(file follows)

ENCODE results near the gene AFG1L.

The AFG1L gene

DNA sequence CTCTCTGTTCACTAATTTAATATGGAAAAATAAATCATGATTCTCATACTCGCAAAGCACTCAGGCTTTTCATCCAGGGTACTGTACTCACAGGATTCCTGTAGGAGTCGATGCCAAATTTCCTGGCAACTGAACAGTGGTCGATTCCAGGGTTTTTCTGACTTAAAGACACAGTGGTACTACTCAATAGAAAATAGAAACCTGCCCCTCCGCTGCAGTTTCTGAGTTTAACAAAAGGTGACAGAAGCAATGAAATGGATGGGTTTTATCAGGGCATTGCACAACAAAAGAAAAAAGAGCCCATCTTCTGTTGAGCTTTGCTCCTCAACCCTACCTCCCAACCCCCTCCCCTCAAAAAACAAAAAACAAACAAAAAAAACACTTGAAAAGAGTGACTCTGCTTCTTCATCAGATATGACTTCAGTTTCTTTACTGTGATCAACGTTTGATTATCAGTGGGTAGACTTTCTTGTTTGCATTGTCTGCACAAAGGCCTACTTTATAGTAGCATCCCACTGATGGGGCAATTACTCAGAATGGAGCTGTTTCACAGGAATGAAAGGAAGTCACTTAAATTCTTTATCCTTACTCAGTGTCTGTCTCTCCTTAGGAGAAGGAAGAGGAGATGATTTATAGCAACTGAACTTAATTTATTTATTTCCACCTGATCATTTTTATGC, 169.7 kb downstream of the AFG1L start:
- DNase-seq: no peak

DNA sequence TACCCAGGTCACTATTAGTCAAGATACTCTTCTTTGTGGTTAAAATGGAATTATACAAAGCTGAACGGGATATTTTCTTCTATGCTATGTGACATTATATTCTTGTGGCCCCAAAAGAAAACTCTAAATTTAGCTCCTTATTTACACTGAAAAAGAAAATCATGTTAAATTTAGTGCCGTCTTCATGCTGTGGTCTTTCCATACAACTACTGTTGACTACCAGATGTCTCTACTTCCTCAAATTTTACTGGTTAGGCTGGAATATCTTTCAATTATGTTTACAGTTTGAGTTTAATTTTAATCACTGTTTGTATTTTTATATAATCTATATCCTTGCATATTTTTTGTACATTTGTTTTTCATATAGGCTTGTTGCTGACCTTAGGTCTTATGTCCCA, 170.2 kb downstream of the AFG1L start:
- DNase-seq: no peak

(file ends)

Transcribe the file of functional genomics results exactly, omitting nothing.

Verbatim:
ENCODE results near the gene AFG1L.

The AFG1L gene

DNA sequence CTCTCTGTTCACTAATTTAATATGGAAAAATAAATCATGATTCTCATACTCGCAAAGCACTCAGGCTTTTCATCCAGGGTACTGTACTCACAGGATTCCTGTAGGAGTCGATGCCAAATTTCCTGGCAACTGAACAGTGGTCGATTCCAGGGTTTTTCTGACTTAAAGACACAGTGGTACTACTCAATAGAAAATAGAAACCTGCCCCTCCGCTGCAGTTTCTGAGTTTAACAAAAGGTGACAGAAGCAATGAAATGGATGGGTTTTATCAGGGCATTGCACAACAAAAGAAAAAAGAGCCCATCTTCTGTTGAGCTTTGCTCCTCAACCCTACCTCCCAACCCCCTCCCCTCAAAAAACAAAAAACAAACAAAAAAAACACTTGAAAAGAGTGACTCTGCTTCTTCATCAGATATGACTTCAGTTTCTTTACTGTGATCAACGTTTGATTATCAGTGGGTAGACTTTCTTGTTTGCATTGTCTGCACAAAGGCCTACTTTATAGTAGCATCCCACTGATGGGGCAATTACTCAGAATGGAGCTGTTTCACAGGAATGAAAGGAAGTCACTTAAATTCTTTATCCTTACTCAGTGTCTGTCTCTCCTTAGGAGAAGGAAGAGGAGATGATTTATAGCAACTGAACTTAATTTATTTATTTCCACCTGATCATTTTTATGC, 169.7 kb downstream of the AFG1L start:
- DNase-seq: no peak

DNA sequence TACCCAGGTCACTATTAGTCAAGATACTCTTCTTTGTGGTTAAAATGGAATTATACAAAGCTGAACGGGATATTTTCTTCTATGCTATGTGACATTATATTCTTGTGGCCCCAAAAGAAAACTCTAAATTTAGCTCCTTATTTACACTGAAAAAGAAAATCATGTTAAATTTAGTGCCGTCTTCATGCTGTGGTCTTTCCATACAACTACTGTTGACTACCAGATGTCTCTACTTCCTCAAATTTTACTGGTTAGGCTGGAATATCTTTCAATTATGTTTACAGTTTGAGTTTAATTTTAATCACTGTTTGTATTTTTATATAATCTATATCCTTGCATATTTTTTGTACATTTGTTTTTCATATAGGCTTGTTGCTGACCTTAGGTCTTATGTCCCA, 170.2 kb downstream of the AFG1L start:
- DNase-seq: no peak